It was quite a joyous occasion and when the ceremony was over, everyone took pictures of the Sacred Sand mandala with their iPhones. IMG_0193The whole evening was Key West eclectic, impromptu, well attended and with only voluntary donations. The next afternoon, there was an ending ceremony at St. Paul’s at which the mandala was swept up and the Sacred Sand released into the ocean at the foot of Simonton Street. This whole undertaking was to show the impermanence of things in this life.

Which reminds me of a poem we all learned in high school English class:


I met a traveller from an antique land

Who said: “Two vast and trunkless legs of stone

Stand in the desert. Near them on the sand,

Half sunk, a shattered visage lies, whose frown

And wrinkled lip and sneer of cold command

Tell that its sculptor well those passions read

Which yet survive, stamped on these lifeless things,

The hand that mocked them and the heart that fed.

And on the pedestal these words appear:

`My name is Ozymandias, King of Kings:

Look on my works, ye mighty, and despair!’

Nothing beside remains. Round the decay

Of that colossal wreck, boundless and bare,

The lone and level sands stretch far away”.

Percy Bysshe Shelley (1792-1822)

A Boatload of Boating Misadventures

Having grown up in Key West, it was inevitable that I would occasionally find myself on a boat and seasick: many more times than once. Of course I have also been airsick, and carsick. Unexpected motion and I are not friends.

My first boating trip was with my cousin Bill. Scan 4He was home from USNA in his last year. He took my brother and me out on a charter boat. I guess we were about eight and ten years old. I don’t remember getting sick and have a picture of me on the boat, windblown hair askew, broad grin, and proud me holding up the fish I’d caught, which actually was not too small.

When a teenager, I was invited by my friend’s family to go out to the Dry Tortugas where Fort Jefferson is located, the last and most isolated of the Florida Keys. I remember that it took us 6 hrs. to get out there. It is about 68 miles west of Key West. Remember, Dr. Samuel Mudd, implicated in President Lincoln’s assassination, was imprisoned there and played a large role in tamping down a Yellow Fever epidemic. When we visited that weekend in the sixties, I remember seeing stored in the Fort a large stock of canned goods, part of emergency supplies in case of nuclear war stored there in the fifties. It is now a National Park. You can get there by seaplane ½ hr., fast catamaran 2 hrs. and slow boat 6 hrs. I haven’t been since that trip in the sixties. I suspect it’s much more touristy, but still very popular if only for the snorkeling alone, which is amazing.

When I was in my early twenties, five of the Navy guys I knew had gone together and bought a broken down 28 ft. sail boat for $5000 and lots of us would go out on it for a day of sailing fun. The sails were weak, due to inexpert handling or no wind I don’t know, but they had to run the motor all the time. So one night two of the guys invited my friend and me to go on a moonlight sail. The boat was kept in a slip out on Stock Island. The guys picked us up and when we got there, the boat was gone. The guys were peering at the slip but the boat was not there. As callow young women will do, we started giggling saying to each other, it’s a good thing we knew they had a boat. What if they had invited two girls who had never seen the boat and probably never would? The giggling was noticed and not much appreciated. They asked the caretaker and he said a group of partyers had boarded at about 4 in the morning and left. We went down to the Coast Guard to report the theft, but I don’t think the boat was ever found. Of course, they kept the key on the boat next to the helm.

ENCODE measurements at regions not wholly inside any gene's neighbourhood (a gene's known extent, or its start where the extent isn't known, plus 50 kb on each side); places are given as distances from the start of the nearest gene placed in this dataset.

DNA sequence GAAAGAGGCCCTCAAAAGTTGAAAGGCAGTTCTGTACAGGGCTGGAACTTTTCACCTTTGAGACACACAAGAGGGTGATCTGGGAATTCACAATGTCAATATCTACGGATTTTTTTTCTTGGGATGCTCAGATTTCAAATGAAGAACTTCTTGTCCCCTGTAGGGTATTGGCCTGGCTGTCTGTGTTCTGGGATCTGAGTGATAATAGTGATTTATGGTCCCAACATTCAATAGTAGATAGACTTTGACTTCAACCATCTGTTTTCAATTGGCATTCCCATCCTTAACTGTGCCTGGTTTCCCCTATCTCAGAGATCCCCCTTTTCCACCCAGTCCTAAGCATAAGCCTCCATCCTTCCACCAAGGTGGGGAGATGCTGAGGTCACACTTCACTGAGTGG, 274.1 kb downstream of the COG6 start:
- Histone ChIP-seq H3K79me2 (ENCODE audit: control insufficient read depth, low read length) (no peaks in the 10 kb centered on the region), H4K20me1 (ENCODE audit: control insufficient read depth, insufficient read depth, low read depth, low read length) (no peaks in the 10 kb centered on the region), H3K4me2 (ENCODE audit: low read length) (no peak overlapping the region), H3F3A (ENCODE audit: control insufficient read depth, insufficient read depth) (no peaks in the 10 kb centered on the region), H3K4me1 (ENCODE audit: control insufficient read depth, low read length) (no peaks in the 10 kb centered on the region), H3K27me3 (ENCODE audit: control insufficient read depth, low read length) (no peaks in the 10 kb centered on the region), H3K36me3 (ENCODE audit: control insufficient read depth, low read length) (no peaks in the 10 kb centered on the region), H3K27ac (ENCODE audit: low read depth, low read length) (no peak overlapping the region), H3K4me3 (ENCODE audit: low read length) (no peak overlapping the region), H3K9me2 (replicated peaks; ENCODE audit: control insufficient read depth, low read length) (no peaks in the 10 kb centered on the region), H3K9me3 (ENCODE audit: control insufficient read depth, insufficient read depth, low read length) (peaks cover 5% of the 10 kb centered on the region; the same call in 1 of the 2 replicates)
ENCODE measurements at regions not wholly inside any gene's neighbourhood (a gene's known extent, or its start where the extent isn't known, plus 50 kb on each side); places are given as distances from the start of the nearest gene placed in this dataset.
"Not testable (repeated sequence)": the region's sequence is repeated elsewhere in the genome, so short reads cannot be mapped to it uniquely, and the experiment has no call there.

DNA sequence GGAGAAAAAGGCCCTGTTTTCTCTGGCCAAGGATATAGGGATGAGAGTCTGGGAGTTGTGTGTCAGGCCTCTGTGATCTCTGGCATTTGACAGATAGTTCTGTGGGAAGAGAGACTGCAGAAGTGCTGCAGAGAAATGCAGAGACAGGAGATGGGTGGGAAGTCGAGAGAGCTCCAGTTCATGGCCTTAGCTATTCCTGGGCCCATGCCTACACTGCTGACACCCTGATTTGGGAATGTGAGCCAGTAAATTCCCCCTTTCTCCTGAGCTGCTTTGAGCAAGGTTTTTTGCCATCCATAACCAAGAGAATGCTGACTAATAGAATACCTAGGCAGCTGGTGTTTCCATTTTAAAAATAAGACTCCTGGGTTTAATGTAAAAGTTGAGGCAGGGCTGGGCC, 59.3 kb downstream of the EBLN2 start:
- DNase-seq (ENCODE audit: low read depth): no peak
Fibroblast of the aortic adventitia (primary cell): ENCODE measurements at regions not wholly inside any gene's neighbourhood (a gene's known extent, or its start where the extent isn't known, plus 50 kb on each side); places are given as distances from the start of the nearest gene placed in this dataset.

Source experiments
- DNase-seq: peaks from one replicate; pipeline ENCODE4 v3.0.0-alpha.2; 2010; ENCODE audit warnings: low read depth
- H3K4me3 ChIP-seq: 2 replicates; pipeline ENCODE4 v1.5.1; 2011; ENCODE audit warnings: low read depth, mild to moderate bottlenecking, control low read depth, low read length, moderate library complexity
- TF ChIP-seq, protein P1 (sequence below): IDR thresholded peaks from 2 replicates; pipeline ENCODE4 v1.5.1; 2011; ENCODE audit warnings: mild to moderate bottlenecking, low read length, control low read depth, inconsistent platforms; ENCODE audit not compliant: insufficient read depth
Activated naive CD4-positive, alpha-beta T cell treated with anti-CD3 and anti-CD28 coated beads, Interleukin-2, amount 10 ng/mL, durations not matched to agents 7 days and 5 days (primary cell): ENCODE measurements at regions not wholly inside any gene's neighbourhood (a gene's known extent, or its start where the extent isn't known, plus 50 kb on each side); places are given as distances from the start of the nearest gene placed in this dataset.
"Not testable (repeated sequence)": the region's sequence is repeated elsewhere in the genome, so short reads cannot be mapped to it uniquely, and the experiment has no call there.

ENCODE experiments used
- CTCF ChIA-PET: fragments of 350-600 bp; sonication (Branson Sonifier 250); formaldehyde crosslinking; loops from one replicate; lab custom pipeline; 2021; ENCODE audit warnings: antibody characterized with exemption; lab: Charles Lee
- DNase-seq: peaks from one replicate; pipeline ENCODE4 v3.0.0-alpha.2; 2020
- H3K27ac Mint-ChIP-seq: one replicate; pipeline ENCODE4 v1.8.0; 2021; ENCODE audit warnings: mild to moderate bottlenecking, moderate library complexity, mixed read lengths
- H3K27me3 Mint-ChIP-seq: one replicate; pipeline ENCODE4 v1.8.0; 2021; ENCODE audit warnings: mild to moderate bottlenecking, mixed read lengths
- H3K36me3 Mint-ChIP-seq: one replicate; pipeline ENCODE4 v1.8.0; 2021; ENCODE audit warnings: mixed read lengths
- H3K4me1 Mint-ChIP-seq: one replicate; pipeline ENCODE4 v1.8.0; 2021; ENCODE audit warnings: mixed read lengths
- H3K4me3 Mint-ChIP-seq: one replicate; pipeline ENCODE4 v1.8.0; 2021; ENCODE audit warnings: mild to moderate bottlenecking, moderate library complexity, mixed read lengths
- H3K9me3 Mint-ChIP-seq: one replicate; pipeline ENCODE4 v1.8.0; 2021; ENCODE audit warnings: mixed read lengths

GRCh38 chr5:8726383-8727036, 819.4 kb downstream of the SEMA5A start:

A number of years ago, we had some friends visiting and we all decided to go out for a sunset sail. I told Peter that we needed to go back to the house to get my seasick medicine. He said it was a fairly calm day and I wouldn’t need it. He lived to regret those words mightily. When we got out of the lee of the island, it was not too rough, but there were swells and the schooner was heeling so that standing was difficult. Well it wasn’t long before I was sick and Peter took off his cap, which soon overflowed. To say that we were not the most popular people on the boat, well, Peter told me I could at least raise my head to look at the sunset. Right. I could say after that he always heeded my dire words of prediction, but that probably wouldn’t be true.

IMG_0368Peter took the family out on a Charter boat on Christmas Eve. It was a morning half-day trip. The one on the boat from Indiana was not sure she was up to going, but when morning came she decided to go. It wasn’t a rough trip; they stayed inside the reef, just a half hour ride out. Two were sick or queasy, one not too interested. Two really got into it, especially the one from Indiana. She wants to go deep sea fishing next time and catch a sailfish and have it mounted on the wall. I of the iron stomach, of course, stayed home.